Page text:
Helicobacter pylori infection is linked to approximately 80% and 90% of gastric and duodenal ulcers, respectively. The H pylori stool antigen (HpSA) test is a new tool for evaluating infection. In a recent study, reported in the Journal of Gastroenterology and Hepatology (August 2005), Masanori Ito, MD, and colleagues investigated the clinical usefulness of the HpSA test, compared with the 13C-urea breath test (UBT), in evaluating bacterial eradication therapy. Patients (n = 105) with H pylori infection received appropriate antibiotic eradication therapy (eg, amoxicillin, tetracycline), and the results were evaluated after 8 weeks.
Of these patients, 24% and 19% tested positive with the UBT and the HpSA test, respectively. Discordant results were seen in 8.6% of the patients (7 with UBT+ and HpSA-and 2 with UBT-and HpSA+). Five of the patients were determined to have false-positive results with the UBT. Final diagnostic accuracies of the UBT and the HpSAtests were 94.3% and 97.1%, respectively. In cases of weakly positive UBT values, the HpSA test was used to diagnose the correct status of infection after eradication in 99% of all patients. For the clinical evaluation of eradication therapy, a combination of both tests is recommended.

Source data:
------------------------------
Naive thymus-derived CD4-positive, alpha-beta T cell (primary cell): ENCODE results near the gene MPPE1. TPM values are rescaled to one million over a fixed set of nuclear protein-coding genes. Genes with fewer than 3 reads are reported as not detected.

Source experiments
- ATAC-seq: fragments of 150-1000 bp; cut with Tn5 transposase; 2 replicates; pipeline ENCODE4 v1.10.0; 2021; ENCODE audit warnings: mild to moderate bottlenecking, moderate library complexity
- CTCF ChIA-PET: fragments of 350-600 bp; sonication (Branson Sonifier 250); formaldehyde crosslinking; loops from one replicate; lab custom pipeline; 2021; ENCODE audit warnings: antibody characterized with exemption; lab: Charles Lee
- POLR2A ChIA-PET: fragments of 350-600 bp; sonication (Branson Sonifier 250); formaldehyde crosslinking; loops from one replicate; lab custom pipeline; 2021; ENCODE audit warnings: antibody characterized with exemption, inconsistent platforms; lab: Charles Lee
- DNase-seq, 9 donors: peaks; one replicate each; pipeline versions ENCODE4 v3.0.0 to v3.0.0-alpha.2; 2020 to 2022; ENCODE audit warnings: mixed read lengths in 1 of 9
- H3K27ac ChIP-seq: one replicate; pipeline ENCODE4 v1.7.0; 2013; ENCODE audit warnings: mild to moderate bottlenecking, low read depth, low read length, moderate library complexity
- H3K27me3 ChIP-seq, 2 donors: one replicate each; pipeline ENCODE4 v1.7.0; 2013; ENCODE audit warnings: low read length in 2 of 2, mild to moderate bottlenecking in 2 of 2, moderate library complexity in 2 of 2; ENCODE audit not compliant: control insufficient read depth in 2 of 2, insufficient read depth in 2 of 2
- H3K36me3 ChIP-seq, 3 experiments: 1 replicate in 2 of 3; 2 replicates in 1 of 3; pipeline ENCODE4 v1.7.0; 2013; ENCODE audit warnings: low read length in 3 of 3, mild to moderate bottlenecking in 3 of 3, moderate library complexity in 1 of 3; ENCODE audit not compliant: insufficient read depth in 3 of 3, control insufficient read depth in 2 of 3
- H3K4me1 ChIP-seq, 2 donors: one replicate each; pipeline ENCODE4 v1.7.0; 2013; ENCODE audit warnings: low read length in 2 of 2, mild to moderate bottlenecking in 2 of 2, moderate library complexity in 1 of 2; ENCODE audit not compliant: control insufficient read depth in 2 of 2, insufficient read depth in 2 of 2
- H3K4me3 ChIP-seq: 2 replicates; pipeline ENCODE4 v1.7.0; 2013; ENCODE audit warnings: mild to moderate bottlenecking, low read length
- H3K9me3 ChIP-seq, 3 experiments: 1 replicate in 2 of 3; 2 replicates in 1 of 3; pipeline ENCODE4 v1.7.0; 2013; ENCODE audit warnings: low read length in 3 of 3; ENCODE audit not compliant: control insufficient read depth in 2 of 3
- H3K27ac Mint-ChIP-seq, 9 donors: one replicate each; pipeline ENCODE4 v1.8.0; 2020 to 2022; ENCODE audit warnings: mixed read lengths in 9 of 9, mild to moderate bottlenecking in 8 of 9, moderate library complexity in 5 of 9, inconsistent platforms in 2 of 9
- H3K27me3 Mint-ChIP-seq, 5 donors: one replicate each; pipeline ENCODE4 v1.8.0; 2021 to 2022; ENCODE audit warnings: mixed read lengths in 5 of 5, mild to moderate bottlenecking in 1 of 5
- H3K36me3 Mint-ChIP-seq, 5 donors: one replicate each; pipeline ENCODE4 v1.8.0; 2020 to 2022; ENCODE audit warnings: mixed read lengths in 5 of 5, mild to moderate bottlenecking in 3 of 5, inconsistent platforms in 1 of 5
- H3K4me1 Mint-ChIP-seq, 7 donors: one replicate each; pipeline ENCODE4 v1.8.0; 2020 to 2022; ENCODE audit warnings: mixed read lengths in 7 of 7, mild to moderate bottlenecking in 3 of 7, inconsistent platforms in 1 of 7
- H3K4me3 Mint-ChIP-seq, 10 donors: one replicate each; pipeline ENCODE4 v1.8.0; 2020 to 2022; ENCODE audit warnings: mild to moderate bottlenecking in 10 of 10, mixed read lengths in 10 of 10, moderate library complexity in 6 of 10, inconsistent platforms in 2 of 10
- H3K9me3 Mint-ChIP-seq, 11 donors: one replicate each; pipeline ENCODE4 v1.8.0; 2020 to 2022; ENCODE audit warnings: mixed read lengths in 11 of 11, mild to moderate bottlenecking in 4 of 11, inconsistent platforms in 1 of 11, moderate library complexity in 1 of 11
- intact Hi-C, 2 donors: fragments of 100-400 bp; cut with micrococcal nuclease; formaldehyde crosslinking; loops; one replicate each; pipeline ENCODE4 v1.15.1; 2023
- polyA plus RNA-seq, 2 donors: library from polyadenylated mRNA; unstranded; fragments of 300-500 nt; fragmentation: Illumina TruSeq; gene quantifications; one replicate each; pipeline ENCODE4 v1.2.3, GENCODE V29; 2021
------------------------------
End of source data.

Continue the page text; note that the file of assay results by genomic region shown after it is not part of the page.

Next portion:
One study linked multiple pregnancies to an increased risk of developing atrial fibrillation later in life, and another investigated the association between premature delivery and cardiovascular disease.
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